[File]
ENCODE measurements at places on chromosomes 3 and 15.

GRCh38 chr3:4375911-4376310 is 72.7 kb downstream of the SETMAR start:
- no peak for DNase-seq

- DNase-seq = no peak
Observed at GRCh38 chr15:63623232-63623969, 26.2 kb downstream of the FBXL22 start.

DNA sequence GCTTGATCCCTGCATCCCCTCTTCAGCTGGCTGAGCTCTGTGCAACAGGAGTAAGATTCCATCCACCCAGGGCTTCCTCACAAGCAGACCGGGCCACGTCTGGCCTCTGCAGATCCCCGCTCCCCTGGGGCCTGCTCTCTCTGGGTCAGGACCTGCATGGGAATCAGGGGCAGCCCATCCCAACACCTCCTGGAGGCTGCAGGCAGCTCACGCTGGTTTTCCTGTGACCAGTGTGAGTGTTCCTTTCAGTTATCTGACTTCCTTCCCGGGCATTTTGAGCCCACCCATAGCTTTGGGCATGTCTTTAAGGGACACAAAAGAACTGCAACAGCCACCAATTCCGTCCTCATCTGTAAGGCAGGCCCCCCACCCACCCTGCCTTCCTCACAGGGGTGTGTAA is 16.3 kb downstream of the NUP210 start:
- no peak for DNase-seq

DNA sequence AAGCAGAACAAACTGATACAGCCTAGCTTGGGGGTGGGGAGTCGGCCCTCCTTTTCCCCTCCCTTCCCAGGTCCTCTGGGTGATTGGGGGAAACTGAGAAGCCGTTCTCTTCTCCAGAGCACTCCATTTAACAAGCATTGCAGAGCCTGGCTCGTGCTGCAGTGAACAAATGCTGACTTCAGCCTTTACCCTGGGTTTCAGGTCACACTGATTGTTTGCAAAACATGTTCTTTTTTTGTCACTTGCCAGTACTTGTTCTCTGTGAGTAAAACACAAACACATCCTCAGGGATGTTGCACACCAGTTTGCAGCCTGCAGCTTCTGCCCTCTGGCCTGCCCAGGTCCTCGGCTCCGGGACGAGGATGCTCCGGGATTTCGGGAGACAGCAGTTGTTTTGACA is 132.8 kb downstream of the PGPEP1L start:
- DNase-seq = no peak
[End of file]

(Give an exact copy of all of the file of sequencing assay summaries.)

ENCODE measurements at places on chromosomes 3 and 15.

GRCh38 chr3:4375911-4376310 is 72.7 kb downstream of the SETMAR start:
- no peak for DNase-seq

- DNase-seq = no peak
Observed at GRCh38 chr15:63623232-63623969, 26.2 kb downstream of the FBXL22 start.

DNA sequence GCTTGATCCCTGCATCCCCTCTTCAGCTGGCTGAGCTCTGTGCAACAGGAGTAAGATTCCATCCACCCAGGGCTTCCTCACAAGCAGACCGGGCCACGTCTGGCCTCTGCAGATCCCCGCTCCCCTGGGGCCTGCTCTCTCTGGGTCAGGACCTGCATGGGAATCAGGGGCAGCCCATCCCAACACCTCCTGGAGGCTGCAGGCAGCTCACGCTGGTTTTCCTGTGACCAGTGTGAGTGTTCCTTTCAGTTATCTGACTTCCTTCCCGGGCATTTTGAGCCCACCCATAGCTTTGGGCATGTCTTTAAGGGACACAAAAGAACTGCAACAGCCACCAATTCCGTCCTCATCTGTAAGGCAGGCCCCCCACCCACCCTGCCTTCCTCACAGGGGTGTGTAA is 16.3 kb downstream of the NUP210 start:
- no peak for DNase-seq

DNA sequence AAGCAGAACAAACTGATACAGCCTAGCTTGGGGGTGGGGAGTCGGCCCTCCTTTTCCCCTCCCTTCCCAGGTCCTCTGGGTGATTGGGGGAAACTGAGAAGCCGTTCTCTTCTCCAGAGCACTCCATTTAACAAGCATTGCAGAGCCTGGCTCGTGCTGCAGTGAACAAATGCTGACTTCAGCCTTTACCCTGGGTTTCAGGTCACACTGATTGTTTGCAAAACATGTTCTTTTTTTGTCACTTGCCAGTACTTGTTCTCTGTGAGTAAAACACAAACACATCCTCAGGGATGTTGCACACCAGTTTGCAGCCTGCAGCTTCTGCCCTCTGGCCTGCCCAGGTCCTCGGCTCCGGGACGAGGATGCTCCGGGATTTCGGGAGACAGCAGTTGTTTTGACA is 132.8 kb downstream of the PGPEP1L start:
- DNase-seq = no peak